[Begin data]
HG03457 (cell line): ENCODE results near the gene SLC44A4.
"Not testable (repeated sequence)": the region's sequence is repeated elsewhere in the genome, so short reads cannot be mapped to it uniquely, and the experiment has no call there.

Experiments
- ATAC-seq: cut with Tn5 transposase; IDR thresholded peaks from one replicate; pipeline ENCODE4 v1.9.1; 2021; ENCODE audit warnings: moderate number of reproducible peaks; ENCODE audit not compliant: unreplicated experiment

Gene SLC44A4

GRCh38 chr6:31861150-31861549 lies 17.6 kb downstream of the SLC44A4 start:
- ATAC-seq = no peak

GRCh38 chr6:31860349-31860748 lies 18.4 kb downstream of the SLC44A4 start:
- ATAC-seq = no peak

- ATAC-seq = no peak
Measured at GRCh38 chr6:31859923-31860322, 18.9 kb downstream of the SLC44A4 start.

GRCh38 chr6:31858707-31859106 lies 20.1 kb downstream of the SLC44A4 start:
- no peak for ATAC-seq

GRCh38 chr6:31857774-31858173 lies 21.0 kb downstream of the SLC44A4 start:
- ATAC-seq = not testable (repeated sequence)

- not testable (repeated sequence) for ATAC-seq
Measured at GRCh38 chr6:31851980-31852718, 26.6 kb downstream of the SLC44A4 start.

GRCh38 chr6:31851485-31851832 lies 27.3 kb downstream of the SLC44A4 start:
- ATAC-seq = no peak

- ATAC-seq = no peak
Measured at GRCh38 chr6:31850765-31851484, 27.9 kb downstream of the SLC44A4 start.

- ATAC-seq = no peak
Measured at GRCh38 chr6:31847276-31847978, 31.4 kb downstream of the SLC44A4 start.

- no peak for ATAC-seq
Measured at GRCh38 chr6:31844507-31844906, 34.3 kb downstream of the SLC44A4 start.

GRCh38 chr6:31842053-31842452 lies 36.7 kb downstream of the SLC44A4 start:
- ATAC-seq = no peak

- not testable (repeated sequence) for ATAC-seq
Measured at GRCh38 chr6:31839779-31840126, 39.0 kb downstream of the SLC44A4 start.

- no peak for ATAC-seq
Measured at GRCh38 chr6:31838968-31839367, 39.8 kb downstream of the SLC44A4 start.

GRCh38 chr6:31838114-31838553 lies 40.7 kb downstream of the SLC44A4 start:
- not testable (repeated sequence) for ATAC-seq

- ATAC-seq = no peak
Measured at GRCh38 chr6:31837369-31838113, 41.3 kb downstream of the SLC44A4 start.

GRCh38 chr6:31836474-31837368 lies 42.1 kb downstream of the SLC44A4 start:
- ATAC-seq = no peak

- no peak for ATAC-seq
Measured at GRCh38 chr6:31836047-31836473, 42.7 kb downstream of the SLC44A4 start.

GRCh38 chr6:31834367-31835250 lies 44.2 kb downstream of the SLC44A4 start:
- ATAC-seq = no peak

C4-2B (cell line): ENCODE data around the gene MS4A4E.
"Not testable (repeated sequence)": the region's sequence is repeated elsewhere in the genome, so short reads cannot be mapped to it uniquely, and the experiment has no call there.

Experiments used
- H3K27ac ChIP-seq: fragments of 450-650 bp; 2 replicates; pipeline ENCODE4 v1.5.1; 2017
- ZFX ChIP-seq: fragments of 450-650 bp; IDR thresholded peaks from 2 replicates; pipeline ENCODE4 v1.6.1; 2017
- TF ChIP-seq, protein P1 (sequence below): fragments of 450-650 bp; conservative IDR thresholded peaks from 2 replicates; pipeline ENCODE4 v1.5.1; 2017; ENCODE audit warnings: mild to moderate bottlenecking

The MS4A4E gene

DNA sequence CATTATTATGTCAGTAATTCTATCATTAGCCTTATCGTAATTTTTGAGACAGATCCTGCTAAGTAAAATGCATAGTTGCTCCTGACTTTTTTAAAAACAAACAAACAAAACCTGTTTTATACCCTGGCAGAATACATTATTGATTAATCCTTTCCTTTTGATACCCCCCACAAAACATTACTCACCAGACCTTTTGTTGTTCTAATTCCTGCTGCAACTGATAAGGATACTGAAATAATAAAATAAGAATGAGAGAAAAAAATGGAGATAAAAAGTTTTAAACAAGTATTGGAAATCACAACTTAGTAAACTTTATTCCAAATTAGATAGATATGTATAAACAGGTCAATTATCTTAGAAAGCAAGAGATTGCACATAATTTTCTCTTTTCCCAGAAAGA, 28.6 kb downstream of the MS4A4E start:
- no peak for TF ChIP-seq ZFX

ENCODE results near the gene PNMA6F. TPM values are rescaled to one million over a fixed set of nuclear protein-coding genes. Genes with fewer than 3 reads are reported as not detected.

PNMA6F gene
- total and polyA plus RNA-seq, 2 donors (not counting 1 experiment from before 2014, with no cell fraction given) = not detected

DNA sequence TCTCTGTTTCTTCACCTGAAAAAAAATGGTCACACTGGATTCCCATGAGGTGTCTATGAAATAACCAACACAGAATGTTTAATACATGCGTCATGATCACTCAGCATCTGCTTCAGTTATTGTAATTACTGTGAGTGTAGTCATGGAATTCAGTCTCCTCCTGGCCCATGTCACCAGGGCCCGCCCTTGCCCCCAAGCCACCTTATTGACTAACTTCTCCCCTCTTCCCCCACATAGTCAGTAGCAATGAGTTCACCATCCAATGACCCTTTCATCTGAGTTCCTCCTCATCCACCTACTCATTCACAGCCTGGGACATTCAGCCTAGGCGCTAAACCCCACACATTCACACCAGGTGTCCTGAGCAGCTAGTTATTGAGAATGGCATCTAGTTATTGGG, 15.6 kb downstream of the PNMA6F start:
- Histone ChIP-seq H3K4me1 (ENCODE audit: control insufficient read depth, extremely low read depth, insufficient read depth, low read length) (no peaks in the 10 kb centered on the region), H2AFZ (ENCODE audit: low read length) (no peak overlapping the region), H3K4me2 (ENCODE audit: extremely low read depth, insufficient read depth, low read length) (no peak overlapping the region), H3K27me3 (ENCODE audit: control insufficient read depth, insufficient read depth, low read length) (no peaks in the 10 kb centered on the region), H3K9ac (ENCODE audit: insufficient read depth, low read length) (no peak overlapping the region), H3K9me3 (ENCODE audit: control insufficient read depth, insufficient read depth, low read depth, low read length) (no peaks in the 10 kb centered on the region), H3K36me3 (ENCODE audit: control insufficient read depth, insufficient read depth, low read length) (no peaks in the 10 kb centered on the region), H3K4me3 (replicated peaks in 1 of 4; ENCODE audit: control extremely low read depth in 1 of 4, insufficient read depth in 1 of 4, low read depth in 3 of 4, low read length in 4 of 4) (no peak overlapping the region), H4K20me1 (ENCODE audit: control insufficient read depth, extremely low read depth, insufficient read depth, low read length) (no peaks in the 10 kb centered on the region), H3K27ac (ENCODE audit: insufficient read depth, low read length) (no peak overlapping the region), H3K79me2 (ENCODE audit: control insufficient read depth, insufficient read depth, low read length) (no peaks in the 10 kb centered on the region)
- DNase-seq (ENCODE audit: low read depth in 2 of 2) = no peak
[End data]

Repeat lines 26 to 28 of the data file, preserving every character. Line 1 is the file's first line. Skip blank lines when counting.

GRCh38 chr6:31842053-31842452 lies 36.7 kb downstream of the SLC44A4 start:
- ATAC-seq = no peak

- not testable (repeated sequence) for ATAC-seq